I have a real issue with not being able to just say things that come to me. With just being that cool, open conversationalist that makes everyone feel at ease instantly and always has something fun to say. I’ve lost count of the amount of times in my life where I’ve not spoken something that’s been on my mind for fear of it not being interesting/clever enough, just to have the person next to me say that exact thing two minutes later. I so badly just want to be casual and speak my mind or offer a suggestion, but often my mouth clams up before my brain realises. It’s all fun and games.
And now, for sheer desperate want of A) trying to get rid of this disgusting feeling of dread that keeps washing over me on the daily and B) to be kinder to myself and realise that I am me and that is just fine (not quite sure I feel this yet but as a writer who likes trying to help people with words, this is what I’d be telling you to do in this situation) – I’m going to turn these insecurities into an advantage I can utilise whilst I’m at Cosmo. Or I’m going to try, at least. Here’s trying:
1) It’s good to not feel like you’re the damn best thing to walk the planet – you’re receptive to learning, adapting and taking all the advice you can from others
I think being gracious and willing to learn all you can as an intern is a true marker of dedication and passion for the career you want to get into. I really do hope it’s appreciated that I may not be wholly confident, but I’m willing and excited to learn everything I can. And often, what you’re feeling in your head isn’t actually shown on the outside as much as you may think – so let’s hope when I’m having an internal counselling session with the negative voice in my head, I’ll appear somewhat calm and normal to the journos around me.
2) You don’t have to worry about coming across as ‘above’ your station
I mean, I guess it’s best to be an intern that knows their place, might be a little timid but works hard to get any task big or small done – and not an intern that believes being given someone’s coffee run is ‘above’ them. I have genuinely been told by another journalist once that a keen intern turned sour when asked to go on a coffee run, and refused to get the editor of the magazine her brew. That’s an instant win to get in their bad books – and I guess when you’re as unconfident as me, there’s no chance of piping up and saying something’s ‘above’ you. Literally nothing’s above me. I will do anything for your approval. Lol.
3) If you do something embarrassing, they might take sympathy on your poor, little interned self and want to mentor you to becoming a normally-functioning human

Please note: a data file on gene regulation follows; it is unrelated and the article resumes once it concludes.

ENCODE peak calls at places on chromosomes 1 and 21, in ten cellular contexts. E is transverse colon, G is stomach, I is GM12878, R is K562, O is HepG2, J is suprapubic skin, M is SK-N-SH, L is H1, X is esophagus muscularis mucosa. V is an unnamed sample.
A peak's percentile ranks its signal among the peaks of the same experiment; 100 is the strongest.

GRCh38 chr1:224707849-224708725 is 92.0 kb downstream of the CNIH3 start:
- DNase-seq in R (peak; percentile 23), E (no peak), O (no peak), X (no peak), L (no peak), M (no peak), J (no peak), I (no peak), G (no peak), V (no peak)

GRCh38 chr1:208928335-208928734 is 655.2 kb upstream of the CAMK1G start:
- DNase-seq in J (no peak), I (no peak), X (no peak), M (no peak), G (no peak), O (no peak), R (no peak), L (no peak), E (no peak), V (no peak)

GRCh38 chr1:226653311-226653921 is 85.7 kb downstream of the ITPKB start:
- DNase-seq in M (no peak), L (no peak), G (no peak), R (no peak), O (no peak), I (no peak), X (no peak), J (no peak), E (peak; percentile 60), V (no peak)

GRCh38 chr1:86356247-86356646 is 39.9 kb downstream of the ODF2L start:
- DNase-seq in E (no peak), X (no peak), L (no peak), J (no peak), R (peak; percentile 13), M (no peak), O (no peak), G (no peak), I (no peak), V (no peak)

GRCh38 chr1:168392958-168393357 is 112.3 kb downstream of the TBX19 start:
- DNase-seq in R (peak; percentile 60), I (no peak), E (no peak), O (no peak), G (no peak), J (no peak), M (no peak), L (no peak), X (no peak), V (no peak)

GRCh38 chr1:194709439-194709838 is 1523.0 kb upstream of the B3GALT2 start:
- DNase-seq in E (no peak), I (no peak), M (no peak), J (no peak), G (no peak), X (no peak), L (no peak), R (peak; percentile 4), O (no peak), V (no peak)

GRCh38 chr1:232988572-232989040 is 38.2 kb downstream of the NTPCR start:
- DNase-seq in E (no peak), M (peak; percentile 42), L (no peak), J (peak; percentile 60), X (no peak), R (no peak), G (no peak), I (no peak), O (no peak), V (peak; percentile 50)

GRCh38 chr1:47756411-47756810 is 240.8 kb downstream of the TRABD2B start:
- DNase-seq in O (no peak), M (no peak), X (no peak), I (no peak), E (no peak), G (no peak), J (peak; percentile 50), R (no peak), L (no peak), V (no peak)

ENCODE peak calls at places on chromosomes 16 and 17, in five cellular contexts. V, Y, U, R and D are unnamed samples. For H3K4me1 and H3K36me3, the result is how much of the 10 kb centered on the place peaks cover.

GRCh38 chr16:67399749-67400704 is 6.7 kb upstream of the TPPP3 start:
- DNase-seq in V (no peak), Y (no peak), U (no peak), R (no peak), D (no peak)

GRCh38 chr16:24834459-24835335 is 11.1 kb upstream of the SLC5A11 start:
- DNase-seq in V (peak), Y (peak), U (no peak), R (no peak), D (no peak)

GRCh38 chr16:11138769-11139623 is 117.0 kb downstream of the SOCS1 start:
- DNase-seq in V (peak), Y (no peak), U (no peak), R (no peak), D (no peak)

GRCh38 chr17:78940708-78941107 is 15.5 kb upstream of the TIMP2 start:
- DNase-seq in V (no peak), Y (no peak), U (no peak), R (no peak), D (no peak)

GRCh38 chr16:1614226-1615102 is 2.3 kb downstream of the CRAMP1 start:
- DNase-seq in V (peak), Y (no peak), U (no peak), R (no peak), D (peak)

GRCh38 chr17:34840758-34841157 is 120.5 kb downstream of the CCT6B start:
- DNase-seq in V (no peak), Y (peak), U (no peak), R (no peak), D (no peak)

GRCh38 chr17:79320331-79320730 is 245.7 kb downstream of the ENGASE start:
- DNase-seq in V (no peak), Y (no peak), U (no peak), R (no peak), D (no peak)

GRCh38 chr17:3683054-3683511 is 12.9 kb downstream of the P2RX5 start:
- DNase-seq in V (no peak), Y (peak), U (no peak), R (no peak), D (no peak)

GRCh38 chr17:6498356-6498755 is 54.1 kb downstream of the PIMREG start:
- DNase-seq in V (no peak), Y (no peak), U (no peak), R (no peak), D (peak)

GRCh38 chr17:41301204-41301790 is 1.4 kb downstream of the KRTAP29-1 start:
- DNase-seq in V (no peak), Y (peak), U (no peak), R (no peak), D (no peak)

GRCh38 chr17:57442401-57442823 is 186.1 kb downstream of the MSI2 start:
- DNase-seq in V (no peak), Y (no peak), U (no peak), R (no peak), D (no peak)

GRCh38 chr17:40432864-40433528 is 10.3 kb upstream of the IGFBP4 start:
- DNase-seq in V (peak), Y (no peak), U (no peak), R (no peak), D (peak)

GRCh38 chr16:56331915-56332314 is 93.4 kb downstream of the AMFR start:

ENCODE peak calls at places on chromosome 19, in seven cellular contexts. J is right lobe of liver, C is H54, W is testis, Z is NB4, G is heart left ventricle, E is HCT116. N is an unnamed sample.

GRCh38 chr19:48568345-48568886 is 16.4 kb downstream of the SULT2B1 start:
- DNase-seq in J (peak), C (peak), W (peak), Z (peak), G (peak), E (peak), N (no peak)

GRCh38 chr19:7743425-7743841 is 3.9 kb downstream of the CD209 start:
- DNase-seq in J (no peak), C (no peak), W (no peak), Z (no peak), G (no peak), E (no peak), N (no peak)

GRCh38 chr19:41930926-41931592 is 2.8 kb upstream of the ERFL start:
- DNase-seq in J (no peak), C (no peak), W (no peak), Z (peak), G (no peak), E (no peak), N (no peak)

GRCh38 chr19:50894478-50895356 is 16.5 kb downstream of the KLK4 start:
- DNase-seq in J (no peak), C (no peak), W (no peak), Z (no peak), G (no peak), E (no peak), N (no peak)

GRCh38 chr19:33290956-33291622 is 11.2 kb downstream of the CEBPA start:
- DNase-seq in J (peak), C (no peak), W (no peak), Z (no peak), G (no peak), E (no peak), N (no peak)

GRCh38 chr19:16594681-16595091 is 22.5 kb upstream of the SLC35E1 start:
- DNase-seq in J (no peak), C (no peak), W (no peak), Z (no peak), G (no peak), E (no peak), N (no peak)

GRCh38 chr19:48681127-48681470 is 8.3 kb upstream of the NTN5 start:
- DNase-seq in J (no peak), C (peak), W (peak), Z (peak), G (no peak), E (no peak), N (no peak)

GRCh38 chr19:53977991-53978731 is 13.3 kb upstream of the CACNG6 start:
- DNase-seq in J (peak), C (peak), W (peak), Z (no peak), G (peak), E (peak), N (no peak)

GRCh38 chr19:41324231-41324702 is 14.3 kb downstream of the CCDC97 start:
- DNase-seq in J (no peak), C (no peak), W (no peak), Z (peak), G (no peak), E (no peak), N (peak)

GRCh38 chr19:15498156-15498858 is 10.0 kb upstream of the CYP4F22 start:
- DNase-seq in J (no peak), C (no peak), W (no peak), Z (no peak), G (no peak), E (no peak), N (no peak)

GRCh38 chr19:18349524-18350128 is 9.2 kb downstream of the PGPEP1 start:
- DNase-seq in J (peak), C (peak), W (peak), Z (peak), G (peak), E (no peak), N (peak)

When I’m having nightmare daydreams about anything catastrophically embarrasing that could befall me during the internship, I like to try and imagine the journos taking pity on me and, whilst feeling sorry for me, choose to offer me help and advice along my way there. It’s a nice thought to counteract the scary ones! All else fails, at least you’ll be memorable.
4) You’re YOU! You’re not supposed to sit on a scale with other people. And who cares, they get so many interns through the door they probs remember none of you anyway lol
You literally can’t compare and shouldn’t compare every person that goes through the magazine office’s doors. We’re all special and unique in our own way and we all have different strengths. I know this to be true, yet it’s one thing knowing it to be true and applying it to your own life and experience. And if I don’t quite get there on the self belief when I start my internship in 2 weeks, at least I have the terrifying yet comforting thought that they see so many interns through the doors, we must all blur into one big eager to please intern-shaped mess anyway.
5) Remember to challenge yourself to put yourself out there, but take the self-care approach and take it easy on days where you’re feeling out of your depth
Back last April, I did my last internship with Hearst Magazine’s Branded Content Studio department. I was equally terrified then (my heart rate was a resting 120bpm during that period hilariously) but I did really try and grasp the opportunity with both *shaking* hands. I threw myself into a shoot opportunity, learning how to be a Production Assistant. I got a byline for Elle Decoration magazine! Two things I thought were impossible throughout the entire process (literally, whilst I was on the shoot my whole being was telling me to leave because I clearly wasn’t supposed to be there – and even when I read my article online I didn’t feel like I deserved it) but I did them! So I’m taking that as a learning to put myself out there more – and I’m also going to listen to my gut when I need to take it a little easier.
Self belief is a funny thing. I do know some people who are gifted with oodles of it – and that’s wonderful, but often there’s a fine line between confidence and arrogance. And for those of us not gifted with the honour of having much self belief, we can’t change who we are. We’ve just got to learn that it’s okay to be kind to ourselves, and it’s okay to be, God forbid, proud of ourselves! It’s even, heck, great to feel happy with our achievements! It’s time we cut ourselves some slack.